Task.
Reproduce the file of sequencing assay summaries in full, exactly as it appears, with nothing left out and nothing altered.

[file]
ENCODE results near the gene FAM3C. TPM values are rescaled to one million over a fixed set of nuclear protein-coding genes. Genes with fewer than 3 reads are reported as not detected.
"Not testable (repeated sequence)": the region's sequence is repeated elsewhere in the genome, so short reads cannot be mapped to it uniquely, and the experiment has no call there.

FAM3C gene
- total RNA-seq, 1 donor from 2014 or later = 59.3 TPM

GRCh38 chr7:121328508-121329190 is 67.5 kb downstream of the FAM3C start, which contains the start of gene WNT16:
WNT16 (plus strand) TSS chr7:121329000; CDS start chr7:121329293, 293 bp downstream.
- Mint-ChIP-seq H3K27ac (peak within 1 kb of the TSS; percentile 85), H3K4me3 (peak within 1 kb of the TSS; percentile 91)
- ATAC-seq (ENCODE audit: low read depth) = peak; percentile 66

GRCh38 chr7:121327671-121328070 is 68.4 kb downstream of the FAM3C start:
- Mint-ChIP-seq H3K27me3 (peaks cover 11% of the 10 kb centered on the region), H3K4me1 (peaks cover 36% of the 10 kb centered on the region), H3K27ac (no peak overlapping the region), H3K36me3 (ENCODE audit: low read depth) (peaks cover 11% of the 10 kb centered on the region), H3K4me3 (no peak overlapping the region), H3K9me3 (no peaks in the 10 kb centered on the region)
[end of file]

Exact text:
ENCODE results near the gene FAM3C. TPM values are rescaled to one million over a fixed set of nuclear protein-coding genes. Genes with fewer than 3 reads are reported as not detected.
"Not testable (repeated sequence)": the region's sequence is repeated elsewhere in the genome, so short reads cannot be mapped to it uniquely, and the experiment has no call there.

FAM3C gene
- total RNA-seq, 1 donor from 2014 or later = 59.3 TPM

GRCh38 chr7:121328508-121329190 is 67.5 kb downstream of the FAM3C start, which contains the start of gene WNT16:
WNT16 (plus strand) TSS chr7:121329000; CDS start chr7:121329293, 293 bp downstream.
- Mint-ChIP-seq H3K27ac (peak within 1 kb of the TSS; percentile 85), H3K4me3 (peak within 1 kb of the TSS; percentile 91)
- ATAC-seq (ENCODE audit: low read depth) = peak; percentile 66

GRCh38 chr7:121327671-121328070 is 68.4 kb downstream of the FAM3C start:
- Mint-ChIP-seq H3K27me3 (peaks cover 11% of the 10 kb centered on the region), H3K4me1 (peaks cover 36% of the 10 kb centered on the region), H3K27ac (no peak overlapping the region), H3K36me3 (ENCODE audit: low read depth) (peaks cover 11% of the 10 kb centered on the region), H3K4me3 (no peak overlapping the region), H3K9me3 (no peaks in the 10 kb centered on the region)